E. Kt. Ian Drury
Commander of the Provincial Prior's Bodyguard
Literary agent and historian
Discovering more about the historic military orders - a personal bibliography
I’ve worked in London publishing for more than 30 years, and it was Sir Walter Scott who invented a core part of my business. Two hundred years ago, his best-selling novel Ivanhoe captivated Britain, and created an enduring market for historical fiction. However, for today’s Masonic Knights Templar, he created something of an image problem. Scott’s great villain, Brian de Bois-Guilbert, is a Templar. He combines greed, lechery and heresy – mind you, he has his bad points too – and alludes to the esoteric mysteries of the order. The popular view of the Knights Templar today remains that framed by Scott, and re-packaged for modern audiences by the likes of Dan Brown, Raymond Khoury, Hollywood and HBO.
As an antidote to the fanciful nonsense propagated by Scott and his successors, I thought it might be helpful if our website included a reading list for knights who’d like to learn more about the orders we commemorate and celebrate. What follows is a personal list and it’s by no means exhaustive – I’m sure other knights will be able to point us to additional books worth studying. It’s also an evidence-based list: you will find nothing here alleging that Templars escaped to Scotland, founded Freemasonry, or were behind the Kennedy assassination. Indeed, perhaps the best place to start your review of Templar literature is Malcolm Barber’s The New Knighthood (Cambridge University Press, 1994). His last chapter reveals how the story of the Templars has been told from the dissolution of the order to Umberto Eco’s satire Foucault’s Pendulum.
I have a recent (2012) paperback edition of The New Knighthood, which itself tells you something about the rising tide of ignorance in my industry. Don’t be put off by the cover, which shows a helmet of the type invented more than a century after the Templars were suppressed. Barber’s book is an excellent one-volume account of the Templars. The apparent narrative arc of the knights, from virtuous monks to corrupt men of violence, was too obvious for mediaeval writers to ignore, whatever the facts of the matter. Thucydides may have pioneered objective history, but for most mediaeval writers, it was material for a morality story.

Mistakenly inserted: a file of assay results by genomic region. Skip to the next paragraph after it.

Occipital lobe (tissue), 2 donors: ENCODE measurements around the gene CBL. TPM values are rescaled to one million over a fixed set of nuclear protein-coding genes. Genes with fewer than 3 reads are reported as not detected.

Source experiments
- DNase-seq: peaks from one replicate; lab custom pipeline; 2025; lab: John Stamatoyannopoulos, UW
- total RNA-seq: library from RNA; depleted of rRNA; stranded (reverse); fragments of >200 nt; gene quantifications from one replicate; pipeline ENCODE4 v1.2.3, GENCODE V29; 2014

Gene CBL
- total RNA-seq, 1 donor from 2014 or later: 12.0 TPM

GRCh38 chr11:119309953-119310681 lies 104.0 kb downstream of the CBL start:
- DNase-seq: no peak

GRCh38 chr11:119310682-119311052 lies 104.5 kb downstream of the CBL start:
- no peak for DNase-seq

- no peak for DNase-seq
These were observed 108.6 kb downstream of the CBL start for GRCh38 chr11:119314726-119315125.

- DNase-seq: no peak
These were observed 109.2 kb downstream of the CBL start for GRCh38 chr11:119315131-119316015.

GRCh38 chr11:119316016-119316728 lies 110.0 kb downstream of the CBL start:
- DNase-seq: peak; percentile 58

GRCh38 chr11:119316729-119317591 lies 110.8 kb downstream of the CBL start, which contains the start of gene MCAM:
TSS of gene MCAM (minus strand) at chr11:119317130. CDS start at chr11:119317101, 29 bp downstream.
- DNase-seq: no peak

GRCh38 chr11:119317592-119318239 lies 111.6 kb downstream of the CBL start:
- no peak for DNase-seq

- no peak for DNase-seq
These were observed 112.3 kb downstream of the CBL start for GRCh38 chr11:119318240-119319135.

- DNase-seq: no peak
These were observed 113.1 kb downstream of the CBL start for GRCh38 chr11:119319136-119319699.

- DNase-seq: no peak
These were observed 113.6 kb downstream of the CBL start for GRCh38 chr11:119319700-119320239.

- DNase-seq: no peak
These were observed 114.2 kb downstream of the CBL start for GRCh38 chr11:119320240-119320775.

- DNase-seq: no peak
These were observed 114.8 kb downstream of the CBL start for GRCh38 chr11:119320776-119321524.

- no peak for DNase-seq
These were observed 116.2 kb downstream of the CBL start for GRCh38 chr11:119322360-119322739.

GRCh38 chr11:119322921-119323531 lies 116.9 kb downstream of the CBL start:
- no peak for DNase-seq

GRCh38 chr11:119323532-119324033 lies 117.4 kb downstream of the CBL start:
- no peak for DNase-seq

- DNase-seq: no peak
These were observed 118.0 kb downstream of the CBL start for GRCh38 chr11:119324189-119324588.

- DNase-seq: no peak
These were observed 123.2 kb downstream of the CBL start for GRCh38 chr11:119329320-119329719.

For a short introduction to the subject, Osprey publish a number of concise, illustrated books on the Crusades and the military orders. Popular writer Dan Jones had a recent hit with The Templars, his fast-paced romp through their history. Helen Jane Nicolson’s The Knights Templar (2001) is a short but solid account of their rise and fall, and is still available secondhand via Abebooks or similar.
The Knights Hospitaller are less well served. English-language accounts of the Knights of St John mostly focus on the siege of Malta in 1565. Ernle Bradford’s venerable The Great Siege remains a terrific read. I haven’t read Bruce Ware Allen’s 2017 The Great Siege of Malta, but it looks worth investigating. Personally, the best depiction I’ve found is Tim Willock’s blood-soaked epic novel The Religion, which I strongly recommend. General histories of the order usually address the Order’s operations in the Holy Land, but if you think back to our Malta degree and the banners presented, there’s a Rhodes-shaped gap in the literature. In my view there’s a book to be written about the Knights’ operations from the capture of Rhodes in 1310 to their evacuation of the island in 1522. The only narrative of this period in English I have found is a chapter in Volume II of A History of the Crusades edited by Kenneth M. Setton, (University of Wisconsin Press, 1969).